Monday, October 14, 2013

The quest for consistency - Q3/2013 results

In my prior blog post almost 4 months ago, I commented at that time that I was profitable 6 out of the prior 7 months in my swing trading account.  Since that time, performance results have continued to remain consistent. 

Around that same time, I also made some changes to my swing trading.  I had a nearly forgotten IRA account at ETrade, and the account had been primarily in a money market fund making paltry < 1%/year.

But I was notified that the money market fund was shut down, thus leaving the account in all cash.  Well, at current money market yields where they are, being in all cash isn't much of a difference, but at least I was now "free" to trade in that account.

So I began actively swing trading my IRA account around the end of June. Here are some specifics of that account:
  1. Due to IRA status, it is a long only and cash based (no margin) account
  2. A steep $10/trade commissions. So that's $20/round trip, and even more when scaling out of a position.
  3. The starting balance was a little over $30k, so it larger than my prior swing trading account.
So how did I do swing trading that account, with a much less favorable commissions cost structure?  Given the conditions, respectable.  Here are my actual results:

Performance by month from

June - October 2013 statistics from

Trade distribution from
From the trade and account risk management perspective, my risk management was even more conservative than with the prior account:
  1. Except for a few dividend yield plays, my risk per trade was generally around 0.2% to 0.5% of my total account, often on the lower end of the range
  2. Position sizing per trade was generally < 5% of the total portfolio
  3. Total position leverage was on average < 50% but maxed out at around 85% for a short period
  • This swing trading method has worked for me over the past 10+ months, and appears to be process with which I can remain consistent.
  • However, a one year performance is nothing in the world of trading.  And I'm always wondering if the markets will change enough to negatively impact my future performance.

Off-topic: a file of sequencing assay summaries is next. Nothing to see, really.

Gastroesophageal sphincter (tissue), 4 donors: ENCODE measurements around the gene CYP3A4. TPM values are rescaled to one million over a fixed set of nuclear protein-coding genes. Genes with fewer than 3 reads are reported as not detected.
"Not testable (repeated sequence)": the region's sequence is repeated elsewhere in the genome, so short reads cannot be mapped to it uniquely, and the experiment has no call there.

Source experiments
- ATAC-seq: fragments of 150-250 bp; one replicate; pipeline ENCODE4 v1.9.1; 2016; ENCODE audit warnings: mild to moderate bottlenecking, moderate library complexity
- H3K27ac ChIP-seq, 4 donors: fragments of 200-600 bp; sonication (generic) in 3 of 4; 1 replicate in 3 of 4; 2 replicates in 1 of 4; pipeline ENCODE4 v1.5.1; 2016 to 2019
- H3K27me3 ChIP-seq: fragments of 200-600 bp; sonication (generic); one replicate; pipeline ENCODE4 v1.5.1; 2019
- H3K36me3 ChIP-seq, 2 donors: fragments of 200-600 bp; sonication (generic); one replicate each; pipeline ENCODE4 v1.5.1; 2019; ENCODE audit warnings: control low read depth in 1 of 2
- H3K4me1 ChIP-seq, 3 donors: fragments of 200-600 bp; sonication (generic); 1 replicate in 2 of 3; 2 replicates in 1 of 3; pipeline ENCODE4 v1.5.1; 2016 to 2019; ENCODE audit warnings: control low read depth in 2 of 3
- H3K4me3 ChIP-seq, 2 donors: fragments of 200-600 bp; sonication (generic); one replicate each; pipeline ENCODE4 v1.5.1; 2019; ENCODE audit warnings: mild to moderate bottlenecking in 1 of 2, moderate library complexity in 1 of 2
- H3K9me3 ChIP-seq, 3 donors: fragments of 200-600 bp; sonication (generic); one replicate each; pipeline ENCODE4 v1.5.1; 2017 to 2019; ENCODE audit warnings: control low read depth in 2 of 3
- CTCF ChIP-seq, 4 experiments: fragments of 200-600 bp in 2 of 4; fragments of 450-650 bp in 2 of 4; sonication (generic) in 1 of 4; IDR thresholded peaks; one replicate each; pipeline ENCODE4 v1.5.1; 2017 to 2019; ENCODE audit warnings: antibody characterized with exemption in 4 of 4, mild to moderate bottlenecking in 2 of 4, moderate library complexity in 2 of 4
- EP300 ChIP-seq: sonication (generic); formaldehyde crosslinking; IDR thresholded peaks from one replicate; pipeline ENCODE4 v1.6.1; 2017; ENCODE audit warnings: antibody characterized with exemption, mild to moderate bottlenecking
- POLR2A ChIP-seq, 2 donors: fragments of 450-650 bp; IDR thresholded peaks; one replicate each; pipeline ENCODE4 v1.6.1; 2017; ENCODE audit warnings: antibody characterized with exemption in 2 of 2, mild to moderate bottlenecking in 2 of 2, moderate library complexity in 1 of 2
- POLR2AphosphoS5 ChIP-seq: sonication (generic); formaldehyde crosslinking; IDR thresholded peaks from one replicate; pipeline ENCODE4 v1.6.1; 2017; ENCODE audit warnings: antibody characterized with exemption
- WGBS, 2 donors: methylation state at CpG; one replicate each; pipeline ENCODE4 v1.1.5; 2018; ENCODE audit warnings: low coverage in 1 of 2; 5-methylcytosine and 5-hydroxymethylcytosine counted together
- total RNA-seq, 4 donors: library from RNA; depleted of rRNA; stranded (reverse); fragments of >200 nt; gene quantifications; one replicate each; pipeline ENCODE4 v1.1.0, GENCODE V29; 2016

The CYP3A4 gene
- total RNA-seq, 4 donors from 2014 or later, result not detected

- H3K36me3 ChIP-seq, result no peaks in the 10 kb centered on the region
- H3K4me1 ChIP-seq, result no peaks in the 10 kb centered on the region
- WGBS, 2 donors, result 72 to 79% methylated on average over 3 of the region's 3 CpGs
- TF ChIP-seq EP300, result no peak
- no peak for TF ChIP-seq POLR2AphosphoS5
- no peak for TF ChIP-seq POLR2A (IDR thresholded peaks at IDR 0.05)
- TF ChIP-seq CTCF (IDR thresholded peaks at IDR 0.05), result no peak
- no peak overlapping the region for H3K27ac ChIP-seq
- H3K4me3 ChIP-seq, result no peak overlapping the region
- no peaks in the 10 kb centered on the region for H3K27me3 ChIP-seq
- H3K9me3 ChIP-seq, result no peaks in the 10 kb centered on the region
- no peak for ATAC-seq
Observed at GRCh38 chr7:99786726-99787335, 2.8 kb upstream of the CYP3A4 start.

• How would I do in a overall downtrending market, since I'm in a long only account?
  • Had I used a less conservative position sizing and/or more aggressive risk per trade, my returns could have conceivably been 2x higher.
  • How much can I really size up my trading before I run into growth limitations?
  • Commissions accounted nearly 25% of my gross profits (!!!), especially since my positions were usually small, only just a few hundred shares.  Had I used IB or TradeStation, my net returns would have been significantly higher.
  • Even with swing trading, I still fight revenge/rogue trading at times, but it's very infrequent compared to daytrading.  I realize that this challenge will likely never go away.
  • Trading with small risk per trade has been key.  I simply trade the solid setups, and follow the rules with little emotions.
  • My greatest challenge now is to stay motivated and to remain consistent with following my overall swing trading process. 
As my discretionary trading continues to improve, my trading time continues to get squeezed due to increasing family commitments. 

My main goal now is to work hard now to diversify my trading business so that by doing so, I gain more time for non-trading activities in the future.  I'm continuing to explore autotrading services, as well as ways to trade other methodologies and products.  I've also reignited the development of mechanical trading systems with some promising results.
It's a very interesting and exciting time for the retail trader, with tools and services currently available that most (especially me) could not have possibly imagined even 10 year ago. 


FX said...

Great that you have so much success lately. Thanks for sharing

Cameron said...

Great journal. I think you owe it to yourself to change your brokerage to a smaller commission. I was trading my Roth w/ optionsXpress but I jumped ship and went to OptionHouse instead. The money you are losing due to pricey commission is compounded many times over in a retirement account. The extra $10 or so you are paying RT will likely be worth +10x that in 10-20 years

Grove Under said...

Thanks for the comment, really appreciate it.

Thanks for your comment, you have a great point. I started trading the IRA as an experiment, but now when I see how much in "extra" commissions I've paid over just the past few months...ouch! You're absolutely correct, if I continue on this path, this will add up to huge unnecessary costs over time.

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